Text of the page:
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Meet Kynan Reynolds

Kynan Reynolds

Alumni Spotlight

Kynan Reynolds recently graduated magna cum laude, earning degrees in both marketing and management. In addition to this, he earned a minor in military studies and a certificate in professional sales. Following his graduation, he was commissioned as a second lieutenant in the United States Marine Corps, a journey that he is continuing to pursue.

Q: Why did you choose to attend Iowa State University?

While in high school, I was awarded a four-year $180,000 scholarship from the United States Marine Corps to attend any school in the country that had an NROTC program. Due to a job I held in high school, I knew that I wanted to do something with sales. Of the schools I was looking at that had an NROTC unit, Iowa State had a defined sales track within a marketing degree. To my excitement, the sales track later expanded into a new sales program that the school has been investing in, making me even happier with my decision.

(Pictured second from the right) Kynan Reynolds, second lieutenant, United States Marine Corps

Q: During your time as a student, what was your key to academic success?

I would have to say it was creating a schedule and avoiding procrastination. At the start of every week, I would write down everything I needed to accomplish. This made it very easy to keep track of the tasks ahead. As far as procrastination goes, I learned that getting things done at the start of the week made my life easier. Whether it was one of my 15-credit semesters or 24-credit semesters, I would wake up Monday morning and dedicate my day to work. More often than not, I was able to complete every assignment for the week that day or split it into two days and finish on Tuesday. This left my week open for whatever I wanted to do and made it so I did not fall prone to excess academic stress.

Q: What was your biggest takeaway from your time at Iowa State?

Position, rank, and academic achievement don’t necessarily correlate to ability. Although there is something to be said for obtaining these things, I have found that many times, those that hold these respective items are not the most capable people in the group. Don’t become blinded by awards or position because there is a chance that the best in the group has none.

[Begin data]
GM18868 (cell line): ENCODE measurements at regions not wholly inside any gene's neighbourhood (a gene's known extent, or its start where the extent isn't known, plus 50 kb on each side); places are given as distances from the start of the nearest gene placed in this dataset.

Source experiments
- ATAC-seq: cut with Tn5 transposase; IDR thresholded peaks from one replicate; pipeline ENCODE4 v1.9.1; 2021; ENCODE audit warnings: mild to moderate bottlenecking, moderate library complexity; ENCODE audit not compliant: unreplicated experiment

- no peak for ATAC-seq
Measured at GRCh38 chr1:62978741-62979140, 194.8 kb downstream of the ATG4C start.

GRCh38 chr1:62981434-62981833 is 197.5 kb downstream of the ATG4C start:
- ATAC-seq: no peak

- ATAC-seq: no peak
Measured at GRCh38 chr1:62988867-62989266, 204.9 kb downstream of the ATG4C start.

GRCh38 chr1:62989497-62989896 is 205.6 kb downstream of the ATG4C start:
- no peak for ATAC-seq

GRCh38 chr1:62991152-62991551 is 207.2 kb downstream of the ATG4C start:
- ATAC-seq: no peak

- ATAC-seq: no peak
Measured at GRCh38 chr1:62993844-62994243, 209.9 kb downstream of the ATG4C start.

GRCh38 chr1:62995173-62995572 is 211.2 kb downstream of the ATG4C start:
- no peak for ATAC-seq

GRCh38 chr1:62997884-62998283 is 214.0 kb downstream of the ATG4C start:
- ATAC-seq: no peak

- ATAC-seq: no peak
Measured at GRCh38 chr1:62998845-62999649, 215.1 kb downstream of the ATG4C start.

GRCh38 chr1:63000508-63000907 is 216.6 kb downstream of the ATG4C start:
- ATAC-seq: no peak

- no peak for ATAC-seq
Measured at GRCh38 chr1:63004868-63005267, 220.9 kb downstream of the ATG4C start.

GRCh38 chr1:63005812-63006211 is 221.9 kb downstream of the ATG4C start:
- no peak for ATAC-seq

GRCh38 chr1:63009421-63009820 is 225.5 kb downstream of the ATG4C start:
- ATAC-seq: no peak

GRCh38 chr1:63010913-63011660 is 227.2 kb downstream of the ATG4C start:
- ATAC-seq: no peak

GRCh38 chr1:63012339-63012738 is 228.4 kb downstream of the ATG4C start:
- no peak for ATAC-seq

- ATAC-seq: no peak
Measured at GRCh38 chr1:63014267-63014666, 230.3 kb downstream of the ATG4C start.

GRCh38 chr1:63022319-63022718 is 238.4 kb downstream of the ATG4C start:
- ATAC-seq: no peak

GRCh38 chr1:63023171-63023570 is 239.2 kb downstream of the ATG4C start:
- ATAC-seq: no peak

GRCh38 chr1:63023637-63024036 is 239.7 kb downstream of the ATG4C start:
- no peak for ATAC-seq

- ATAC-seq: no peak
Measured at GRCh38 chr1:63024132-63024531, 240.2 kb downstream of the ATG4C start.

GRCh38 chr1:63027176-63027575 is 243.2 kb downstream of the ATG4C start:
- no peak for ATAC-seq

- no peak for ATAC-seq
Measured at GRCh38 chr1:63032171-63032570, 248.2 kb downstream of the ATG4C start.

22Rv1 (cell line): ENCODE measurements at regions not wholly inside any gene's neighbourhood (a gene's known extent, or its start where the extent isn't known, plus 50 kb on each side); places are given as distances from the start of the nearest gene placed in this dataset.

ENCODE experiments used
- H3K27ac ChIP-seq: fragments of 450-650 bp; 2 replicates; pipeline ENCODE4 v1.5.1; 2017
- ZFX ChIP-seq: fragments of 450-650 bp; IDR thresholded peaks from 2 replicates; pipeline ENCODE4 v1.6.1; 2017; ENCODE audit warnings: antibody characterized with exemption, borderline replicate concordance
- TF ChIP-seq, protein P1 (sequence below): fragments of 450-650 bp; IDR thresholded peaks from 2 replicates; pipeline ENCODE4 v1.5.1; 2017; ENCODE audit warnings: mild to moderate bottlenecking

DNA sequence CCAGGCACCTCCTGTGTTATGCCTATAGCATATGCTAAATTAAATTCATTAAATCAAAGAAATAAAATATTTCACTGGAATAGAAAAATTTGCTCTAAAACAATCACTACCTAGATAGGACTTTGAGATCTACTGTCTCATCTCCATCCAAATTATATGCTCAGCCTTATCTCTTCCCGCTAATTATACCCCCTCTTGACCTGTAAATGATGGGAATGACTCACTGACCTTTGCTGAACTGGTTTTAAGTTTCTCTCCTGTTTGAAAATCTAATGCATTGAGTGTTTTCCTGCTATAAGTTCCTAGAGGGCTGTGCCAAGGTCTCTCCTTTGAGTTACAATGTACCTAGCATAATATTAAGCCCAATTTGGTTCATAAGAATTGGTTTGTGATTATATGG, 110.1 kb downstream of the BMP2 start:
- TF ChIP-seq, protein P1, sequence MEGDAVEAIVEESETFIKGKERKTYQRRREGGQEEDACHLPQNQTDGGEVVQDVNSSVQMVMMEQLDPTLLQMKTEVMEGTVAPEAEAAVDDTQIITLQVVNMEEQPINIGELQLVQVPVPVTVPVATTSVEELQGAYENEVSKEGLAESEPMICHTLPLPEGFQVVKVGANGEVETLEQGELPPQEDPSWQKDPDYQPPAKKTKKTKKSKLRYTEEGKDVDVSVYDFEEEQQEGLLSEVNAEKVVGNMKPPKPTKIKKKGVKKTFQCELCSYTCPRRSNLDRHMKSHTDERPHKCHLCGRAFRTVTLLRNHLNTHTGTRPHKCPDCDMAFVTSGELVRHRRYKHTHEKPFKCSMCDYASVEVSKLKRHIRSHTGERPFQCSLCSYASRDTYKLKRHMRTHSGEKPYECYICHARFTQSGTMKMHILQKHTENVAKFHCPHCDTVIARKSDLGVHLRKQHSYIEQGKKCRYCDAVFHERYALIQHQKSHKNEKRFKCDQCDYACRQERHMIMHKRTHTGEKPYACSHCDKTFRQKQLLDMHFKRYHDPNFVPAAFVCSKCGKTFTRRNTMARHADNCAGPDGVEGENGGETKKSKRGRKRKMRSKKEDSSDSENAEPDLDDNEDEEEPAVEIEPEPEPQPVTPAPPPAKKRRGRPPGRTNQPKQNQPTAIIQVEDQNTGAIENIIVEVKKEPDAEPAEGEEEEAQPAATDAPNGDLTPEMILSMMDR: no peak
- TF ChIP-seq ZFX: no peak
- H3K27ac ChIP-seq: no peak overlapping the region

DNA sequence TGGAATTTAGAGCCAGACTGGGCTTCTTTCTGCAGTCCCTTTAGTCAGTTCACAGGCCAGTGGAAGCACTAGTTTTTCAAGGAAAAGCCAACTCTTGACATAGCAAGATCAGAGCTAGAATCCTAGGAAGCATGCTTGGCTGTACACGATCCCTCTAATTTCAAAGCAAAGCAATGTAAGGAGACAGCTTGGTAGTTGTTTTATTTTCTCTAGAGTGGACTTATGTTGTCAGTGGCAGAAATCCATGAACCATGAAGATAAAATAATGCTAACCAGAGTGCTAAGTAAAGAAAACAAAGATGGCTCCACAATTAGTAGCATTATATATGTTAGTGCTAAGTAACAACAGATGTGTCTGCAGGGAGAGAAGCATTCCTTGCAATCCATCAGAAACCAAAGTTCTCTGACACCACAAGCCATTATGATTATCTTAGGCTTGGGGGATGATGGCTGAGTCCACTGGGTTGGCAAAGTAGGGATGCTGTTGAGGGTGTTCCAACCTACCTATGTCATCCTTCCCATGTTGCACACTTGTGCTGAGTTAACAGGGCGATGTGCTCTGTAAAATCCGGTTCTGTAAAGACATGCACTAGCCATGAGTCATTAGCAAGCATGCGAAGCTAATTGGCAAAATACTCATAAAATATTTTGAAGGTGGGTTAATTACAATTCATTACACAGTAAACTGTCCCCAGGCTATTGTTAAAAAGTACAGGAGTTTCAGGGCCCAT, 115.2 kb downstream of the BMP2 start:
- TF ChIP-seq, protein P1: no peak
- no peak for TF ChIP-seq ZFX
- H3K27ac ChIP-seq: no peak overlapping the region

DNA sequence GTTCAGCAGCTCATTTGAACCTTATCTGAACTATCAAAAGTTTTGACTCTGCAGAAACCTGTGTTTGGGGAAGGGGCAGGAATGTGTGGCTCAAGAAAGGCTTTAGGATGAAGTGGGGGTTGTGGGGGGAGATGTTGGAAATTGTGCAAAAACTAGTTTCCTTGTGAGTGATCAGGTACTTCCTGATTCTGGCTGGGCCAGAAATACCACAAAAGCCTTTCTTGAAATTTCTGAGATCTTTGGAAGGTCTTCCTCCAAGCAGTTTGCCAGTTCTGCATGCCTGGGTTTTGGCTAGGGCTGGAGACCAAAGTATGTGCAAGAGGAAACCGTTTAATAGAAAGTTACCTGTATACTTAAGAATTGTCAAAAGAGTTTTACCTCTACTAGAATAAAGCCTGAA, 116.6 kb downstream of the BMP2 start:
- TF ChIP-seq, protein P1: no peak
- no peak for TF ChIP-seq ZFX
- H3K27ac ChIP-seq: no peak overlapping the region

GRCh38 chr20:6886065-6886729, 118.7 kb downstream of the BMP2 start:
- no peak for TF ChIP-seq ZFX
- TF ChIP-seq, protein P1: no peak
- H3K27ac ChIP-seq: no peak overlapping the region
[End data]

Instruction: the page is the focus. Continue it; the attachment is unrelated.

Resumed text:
Q: What role did your professors play in your development and success?

Truthfully, for much of my time at Iowa State, I didn’t engage with my professors. It wasn’t until I started taking classes in the sales department that I began to really talk with professors outside of what was necessary for class. This opened an entirely new door for me that gave me a lot of new opportunities as a student. I learned a ton of useful information outside of what I would have learned by merely sitting in the classroom. Probably my favorite academic memory was representing the school at the International Collegiate Sales Competition in Orlando, Florida. This was something that I was able to do only because my professors offered me the position on the team during dialogue outside of class. Looking back, I should have spent more time engaging with my professors during my college experience.

Q: What advice would you give to students trying to make the most out of their time at Iowa State?

The greatest piece of advice that I would offer students would be to actively seek opportunities. It is easy to just sit in class and get a degree. The students I saw who were successful beyond their peers and got the best job offers were the ones that sought out opportunities and actively engaged with their professors in the area that interested them both in and out of the classroom. Ivy does a great job of bringing companies in front of students and creating the ability for students to interact with these organizations, so don’t waste it.

Q: What are your plans for the future?

The day after I graduated from Iowa State, I commissioned as a second lieutenant in the United States Marine Corps. My next step is to report to The Basic School (TBS) in Quantico, Virginia, for six months of training. Following this, I will go to my military occupational specialty (MOS) school. Upon completion of that school, I will report to my unit and serve the remaining time in my four-year contract. At some point, I aspire to go to graduate school and get my master’s degree.